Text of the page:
Now, I must admit, I've always been somewhat prejudiced against Derek Sherinian. As a matter of fact, even in this review, I compare him (though favorably) to his Dream Theater replacement, Jordan Rudess. I've always viewed him as the weakest member of Dream Theater, and rarely revisit his recordings with the band (I even listen to the Live Scenes version of A Change of Seasons). I thought he was more about image and trying to be rock rather than really rocking, and that he brought down Dream Theater (a band of which I am an admitted fanboy no matter how stale their formula has become). However, this album made me realize that he's perhaps the most musical of any DT alum (his only competition being John Myung and Kevin Moore), capable of actually tempering that skill with a song I want to listen to. He, like Moore before him, doesn't play as many notes as Jordan, but ultimately the atmosphere and wide range he brings to the table are far more valuable. Before this album, I found his previous Planet X output technically masterful,yet ultimately not very engaging. As I go back and check out the discography I've shunned for years, I see that Derek always played like this, so Quanum's success cannot be fully attributed to him, although his songwriting definitely improved. I can only assume the missing ingredient was Brett Garsed. His playing captures all of Tony's technique, but adds a liberal dash of groove and catchy riffs, which makes the whole thing like a truly great jazz album; demanding yet catchy. I hope to God that this isn't a one off studio session on his part, as he is the catalyst that realizes the band's potential.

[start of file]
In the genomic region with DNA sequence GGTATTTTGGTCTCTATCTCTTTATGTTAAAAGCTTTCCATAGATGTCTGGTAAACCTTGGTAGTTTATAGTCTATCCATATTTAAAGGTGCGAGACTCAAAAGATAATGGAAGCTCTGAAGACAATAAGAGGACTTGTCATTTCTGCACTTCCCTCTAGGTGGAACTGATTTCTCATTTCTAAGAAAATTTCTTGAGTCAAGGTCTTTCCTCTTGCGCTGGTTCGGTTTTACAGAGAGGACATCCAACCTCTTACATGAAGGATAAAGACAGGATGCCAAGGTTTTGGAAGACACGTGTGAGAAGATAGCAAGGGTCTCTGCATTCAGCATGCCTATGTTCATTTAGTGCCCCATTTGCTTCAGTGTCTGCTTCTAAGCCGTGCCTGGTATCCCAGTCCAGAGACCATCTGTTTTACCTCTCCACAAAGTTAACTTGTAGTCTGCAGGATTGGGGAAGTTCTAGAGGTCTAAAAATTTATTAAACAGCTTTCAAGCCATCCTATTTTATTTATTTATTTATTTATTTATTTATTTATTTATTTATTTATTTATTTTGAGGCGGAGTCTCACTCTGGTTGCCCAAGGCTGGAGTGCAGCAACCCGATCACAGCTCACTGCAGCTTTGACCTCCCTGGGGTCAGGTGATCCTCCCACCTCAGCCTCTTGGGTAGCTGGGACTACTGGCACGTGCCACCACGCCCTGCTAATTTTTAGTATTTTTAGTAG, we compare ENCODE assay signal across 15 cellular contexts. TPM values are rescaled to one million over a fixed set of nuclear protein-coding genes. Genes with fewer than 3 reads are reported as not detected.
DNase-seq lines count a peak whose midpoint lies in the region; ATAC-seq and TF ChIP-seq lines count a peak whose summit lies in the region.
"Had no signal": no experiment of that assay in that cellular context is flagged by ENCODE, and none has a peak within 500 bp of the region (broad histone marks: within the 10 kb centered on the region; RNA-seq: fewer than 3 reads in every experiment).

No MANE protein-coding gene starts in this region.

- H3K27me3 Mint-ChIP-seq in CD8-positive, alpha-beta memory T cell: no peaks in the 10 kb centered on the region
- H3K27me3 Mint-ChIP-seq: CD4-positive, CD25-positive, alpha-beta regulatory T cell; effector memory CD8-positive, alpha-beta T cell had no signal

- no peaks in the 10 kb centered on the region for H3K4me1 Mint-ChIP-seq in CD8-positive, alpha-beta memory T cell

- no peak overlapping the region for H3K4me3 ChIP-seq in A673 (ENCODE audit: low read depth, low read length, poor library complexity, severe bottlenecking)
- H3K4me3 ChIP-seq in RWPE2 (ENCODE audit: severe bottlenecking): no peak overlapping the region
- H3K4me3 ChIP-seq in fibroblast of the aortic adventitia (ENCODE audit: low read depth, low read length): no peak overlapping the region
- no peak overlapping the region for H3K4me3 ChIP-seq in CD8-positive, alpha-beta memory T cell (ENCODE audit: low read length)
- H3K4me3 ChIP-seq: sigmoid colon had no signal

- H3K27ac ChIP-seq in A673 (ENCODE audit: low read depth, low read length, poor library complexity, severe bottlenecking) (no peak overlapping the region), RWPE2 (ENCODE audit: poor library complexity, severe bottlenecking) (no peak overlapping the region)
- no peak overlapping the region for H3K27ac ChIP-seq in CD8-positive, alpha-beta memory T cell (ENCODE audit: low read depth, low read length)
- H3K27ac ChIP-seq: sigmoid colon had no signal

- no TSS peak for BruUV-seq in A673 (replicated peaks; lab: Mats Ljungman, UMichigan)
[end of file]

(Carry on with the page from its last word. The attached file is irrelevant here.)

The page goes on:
Normally when I write a review, I offer a very brief synopsis of the songs before talking about how the album as a whole affected me. However, as I started to write this all I couldn't help but mention all the various aspects of the band's sound, how the songs had infinite time shifts yet were ultimately fluid. I've been trying to cut down on five star ratings, but a masterpiece is a masterpiece, and this is certainly that. The band that I just couldn't get suddenly came out and released one of if not the best jazz fusion albums since its mid-70s heyday. It's so dizzyingly complex that you have to listen to it a number of times, yet it is so catchy and accessible that you'll want to.